Wow.  That was the first thing that came to my mind.  When I read that for the first time, I was blown away by the depth of that quote.  The circumstances of the situation was this:  A beloved person in my life, I allowed to walk out, and the relationship was ended because we had some irreconcilable differences.  A friend sent me this text when she heard the news of this ending relationship.  And isn’t this quote just perfect for my scenario?  Although the relationship has been ended for almost a year, the pain of the severed relationship still lives on.  I mean, I pledged my life to this person, and when difficulties in my life with a relationship with another person arose, and I struggled over some very intense things, this person was so helpful throughout that whole journey.  They know things about me that no one else in this world knows.  It is so sad that both of us could not get over these irreconcilable differences and move on with our life together.

Part of me misses this person.  I miss them because of the connection I shared with them, and I miss them because of the deep love I still have for them.  I miss them because our relationship was once a safe place for me.

But then I think about the last year of our relationship, and it was very demeaning.  It was very confusing, and this person did not love me with their words and their actions.  This person did not consider me, and they did not treat me like a human being sometimes.  I have just recently begun to realize and remember how this person hurt me a good portion of our last year together.  It all makes me so very sad.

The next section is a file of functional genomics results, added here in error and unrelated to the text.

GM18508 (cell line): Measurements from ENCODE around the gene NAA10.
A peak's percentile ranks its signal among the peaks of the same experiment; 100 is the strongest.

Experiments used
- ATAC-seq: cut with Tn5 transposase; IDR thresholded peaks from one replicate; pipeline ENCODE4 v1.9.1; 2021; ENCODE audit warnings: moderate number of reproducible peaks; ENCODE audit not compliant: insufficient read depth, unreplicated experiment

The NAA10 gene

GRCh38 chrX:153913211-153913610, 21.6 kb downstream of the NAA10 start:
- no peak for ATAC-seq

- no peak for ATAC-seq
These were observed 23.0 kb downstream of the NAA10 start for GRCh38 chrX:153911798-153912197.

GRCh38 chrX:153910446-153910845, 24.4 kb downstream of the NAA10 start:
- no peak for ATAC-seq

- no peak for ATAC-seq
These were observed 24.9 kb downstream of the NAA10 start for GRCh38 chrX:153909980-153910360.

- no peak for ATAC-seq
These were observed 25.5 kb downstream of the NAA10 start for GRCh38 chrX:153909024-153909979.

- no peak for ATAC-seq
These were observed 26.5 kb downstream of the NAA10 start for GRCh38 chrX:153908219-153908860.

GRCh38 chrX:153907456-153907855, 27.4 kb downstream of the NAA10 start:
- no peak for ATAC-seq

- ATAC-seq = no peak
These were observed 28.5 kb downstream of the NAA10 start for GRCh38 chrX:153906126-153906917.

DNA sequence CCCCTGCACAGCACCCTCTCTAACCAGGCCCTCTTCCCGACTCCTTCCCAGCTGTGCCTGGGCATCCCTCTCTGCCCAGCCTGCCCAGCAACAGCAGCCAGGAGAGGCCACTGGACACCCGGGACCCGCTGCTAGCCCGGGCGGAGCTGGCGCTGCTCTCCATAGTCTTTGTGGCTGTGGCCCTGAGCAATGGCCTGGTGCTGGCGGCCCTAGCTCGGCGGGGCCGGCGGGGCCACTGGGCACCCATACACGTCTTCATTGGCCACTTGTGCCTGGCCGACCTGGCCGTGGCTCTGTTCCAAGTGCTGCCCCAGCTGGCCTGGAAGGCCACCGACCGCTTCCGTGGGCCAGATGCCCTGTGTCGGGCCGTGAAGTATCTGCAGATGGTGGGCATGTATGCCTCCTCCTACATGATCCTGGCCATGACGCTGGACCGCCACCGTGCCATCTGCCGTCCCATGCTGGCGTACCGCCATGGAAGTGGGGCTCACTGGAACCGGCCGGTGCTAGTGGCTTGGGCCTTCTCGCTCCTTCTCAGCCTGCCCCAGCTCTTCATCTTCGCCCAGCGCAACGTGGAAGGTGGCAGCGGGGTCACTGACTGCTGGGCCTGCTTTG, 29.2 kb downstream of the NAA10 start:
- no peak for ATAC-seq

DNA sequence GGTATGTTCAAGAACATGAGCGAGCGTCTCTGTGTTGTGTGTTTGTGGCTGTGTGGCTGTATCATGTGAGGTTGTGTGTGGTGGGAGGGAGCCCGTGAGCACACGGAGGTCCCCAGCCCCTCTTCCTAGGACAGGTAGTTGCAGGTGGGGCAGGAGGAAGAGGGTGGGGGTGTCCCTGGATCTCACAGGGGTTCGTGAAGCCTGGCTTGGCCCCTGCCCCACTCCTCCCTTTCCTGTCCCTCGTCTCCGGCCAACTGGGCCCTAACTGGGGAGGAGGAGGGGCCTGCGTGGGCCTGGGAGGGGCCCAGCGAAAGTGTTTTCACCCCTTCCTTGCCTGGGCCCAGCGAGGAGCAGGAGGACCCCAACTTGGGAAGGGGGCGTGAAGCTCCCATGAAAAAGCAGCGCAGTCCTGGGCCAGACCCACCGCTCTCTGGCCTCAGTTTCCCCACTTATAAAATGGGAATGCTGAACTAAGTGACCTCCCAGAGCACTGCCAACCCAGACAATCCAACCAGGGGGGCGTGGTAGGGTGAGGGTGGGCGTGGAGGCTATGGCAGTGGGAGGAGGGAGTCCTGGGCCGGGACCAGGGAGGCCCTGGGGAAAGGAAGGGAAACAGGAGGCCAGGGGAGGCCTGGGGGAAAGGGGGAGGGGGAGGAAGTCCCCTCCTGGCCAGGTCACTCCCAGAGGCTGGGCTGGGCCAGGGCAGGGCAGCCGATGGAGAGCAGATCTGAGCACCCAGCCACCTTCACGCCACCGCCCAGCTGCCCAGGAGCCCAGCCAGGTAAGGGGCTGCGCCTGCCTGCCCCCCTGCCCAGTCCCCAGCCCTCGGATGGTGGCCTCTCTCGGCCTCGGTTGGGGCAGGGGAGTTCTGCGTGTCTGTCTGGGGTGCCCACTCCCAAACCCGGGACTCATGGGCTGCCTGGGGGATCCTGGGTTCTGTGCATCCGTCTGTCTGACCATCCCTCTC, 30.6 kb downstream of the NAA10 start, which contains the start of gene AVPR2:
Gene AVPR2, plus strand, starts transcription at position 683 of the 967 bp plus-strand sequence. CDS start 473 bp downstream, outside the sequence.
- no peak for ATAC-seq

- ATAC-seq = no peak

And then I draw back up to Henri Nouwen’s quote.  Upon thinking about it, I discover a few things:

  1. A person’s inability to remain in a relationship with me, is not entirely due to me, but to that person’s own failures and inability to deal with me.   This liberates me from blame here.  When people leave relationships, it is because they cannot handle the relationship and that they cannot provide what the other person is asking.  However, in this scenario, I also could not handle the other person, and I could not even begin to deal with the issues that the two of us had.  But it is  not only my fault that it ended.
  2. My response to the other person’s shortcomings should be that of compassion.  This is very hard for me right now.  I want to be so angry with this person.  I want to throw books at them every time I see them, I want to physically hurt them.  I am working on that.  I doubt I will see this person anytime soon, as we are probably permanently no longer in the same geographical region.  I need to set this person free of my anger and my resentment for their inability to accept me and get over some things.  I think what makes me so angry is that this person seems to have casually just moved on, and there’s no grieving period.  There’s no time in which they seemed to hurt or in which they seem to miss me.  It makes me wonder if I meant as much to them, as they did to me.